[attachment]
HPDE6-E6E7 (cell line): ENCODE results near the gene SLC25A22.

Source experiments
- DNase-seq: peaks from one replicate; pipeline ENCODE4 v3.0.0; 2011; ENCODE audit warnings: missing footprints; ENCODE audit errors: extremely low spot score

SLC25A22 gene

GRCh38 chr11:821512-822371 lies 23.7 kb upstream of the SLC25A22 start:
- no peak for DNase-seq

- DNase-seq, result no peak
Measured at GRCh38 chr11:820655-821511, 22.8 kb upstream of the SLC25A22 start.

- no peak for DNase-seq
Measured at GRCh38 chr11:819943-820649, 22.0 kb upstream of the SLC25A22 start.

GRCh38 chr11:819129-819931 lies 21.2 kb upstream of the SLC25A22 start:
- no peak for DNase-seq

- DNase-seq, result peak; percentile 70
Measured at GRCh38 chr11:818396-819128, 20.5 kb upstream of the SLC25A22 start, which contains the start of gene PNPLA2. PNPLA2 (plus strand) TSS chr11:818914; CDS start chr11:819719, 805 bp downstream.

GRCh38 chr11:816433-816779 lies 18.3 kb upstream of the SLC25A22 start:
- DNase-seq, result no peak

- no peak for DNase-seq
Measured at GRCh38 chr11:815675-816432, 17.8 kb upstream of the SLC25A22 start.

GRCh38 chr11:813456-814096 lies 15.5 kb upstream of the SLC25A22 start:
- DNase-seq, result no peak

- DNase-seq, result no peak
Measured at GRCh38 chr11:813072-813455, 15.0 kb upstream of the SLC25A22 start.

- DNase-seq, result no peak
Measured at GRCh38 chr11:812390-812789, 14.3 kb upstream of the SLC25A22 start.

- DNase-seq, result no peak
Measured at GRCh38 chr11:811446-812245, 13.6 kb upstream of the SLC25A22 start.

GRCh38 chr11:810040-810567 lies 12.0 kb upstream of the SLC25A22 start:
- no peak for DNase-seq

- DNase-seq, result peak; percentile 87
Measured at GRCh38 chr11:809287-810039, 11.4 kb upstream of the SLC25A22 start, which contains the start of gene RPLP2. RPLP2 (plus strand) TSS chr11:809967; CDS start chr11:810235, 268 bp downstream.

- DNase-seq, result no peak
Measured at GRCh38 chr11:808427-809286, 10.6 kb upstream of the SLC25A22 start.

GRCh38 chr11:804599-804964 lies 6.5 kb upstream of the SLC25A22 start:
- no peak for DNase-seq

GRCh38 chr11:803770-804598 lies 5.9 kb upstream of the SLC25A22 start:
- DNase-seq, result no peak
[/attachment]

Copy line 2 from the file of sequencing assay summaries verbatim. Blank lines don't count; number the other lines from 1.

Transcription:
Source experiments